The centre circular block is called “
This block was also named and catalogued in the Ladies Art Company
Catalogue of 1897. I thought it reminiscent of the floor tiling of cathedrals
and stately homes. This
is surrounded by a heavily appliquéd panel of corner urns containing a
profusion of flowers. The use of the
chocolate brown background with the appliqué in golds and reds give the quilt a
The pieced dogtooth border gives the eye a rest and borders the heavy appliqué. I then devised a border of English paper pieced octagons and squares. The final border was a magnificent border print of urns of flowers designed by Judie Rothermel for Marcus Brothers fabrics called “A Journey Through Time”.
I was very excited that the first four quilts in the series were featured as part of the Quilt Exhibition associated with the Australasian Quilt Convention held in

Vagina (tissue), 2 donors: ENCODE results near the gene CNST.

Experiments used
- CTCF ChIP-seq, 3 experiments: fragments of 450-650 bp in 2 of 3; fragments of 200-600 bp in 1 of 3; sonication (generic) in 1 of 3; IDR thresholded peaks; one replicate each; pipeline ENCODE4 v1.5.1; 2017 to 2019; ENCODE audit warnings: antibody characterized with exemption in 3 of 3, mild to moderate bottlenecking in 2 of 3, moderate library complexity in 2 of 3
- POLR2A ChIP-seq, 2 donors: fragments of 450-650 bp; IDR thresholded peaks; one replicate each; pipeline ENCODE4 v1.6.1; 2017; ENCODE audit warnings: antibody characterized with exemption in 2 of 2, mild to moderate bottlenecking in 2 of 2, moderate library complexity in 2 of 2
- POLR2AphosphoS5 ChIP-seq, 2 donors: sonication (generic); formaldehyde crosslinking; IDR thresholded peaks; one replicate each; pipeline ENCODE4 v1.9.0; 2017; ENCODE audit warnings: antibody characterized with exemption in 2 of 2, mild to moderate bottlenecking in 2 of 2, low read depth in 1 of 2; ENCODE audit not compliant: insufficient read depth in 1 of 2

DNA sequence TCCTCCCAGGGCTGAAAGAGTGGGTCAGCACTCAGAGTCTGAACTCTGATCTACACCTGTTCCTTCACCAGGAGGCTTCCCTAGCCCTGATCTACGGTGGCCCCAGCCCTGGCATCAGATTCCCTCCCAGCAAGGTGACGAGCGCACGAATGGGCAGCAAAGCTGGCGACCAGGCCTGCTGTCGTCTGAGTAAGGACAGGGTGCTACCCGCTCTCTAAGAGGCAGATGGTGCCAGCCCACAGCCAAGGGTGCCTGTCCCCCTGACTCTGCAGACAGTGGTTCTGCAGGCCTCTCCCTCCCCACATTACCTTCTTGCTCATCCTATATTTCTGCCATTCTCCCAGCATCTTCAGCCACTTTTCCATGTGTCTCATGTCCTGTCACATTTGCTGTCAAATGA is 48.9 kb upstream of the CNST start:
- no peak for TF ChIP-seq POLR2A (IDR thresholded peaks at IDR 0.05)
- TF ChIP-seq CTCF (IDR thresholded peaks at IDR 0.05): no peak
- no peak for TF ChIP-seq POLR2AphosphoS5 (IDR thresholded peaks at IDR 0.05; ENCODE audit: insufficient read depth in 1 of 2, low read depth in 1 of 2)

in April 2012. Melbourne
The fifth quilt in the series is "Hunsford", named after Mr Collins' parsonage on the edge of the "Rosings" estate. This quilt is in a colour scheme of black, red and cream with lots of geometric patterns. I wanted it to have a more masculine look than the previous quilts so there are no flowers on it. It was quilted by Veronica Appleyard.
Here is a peak of "Hunsford" on the quilting machine. It was one of my entries in the 2013 Darling Harbour Quilt Show of the NSW Quilters' Guild.
Here it is, hanging at Darling Harbour:
I have just completed (April 2014) the sixth quilt called "Meryton" after the town the sisters walk to from Longbourne to go ribbon shopping. If you are an Austen fan, this is where they meet Mr Wickham. This quilt is very feminine in a colour scheme of pink and green.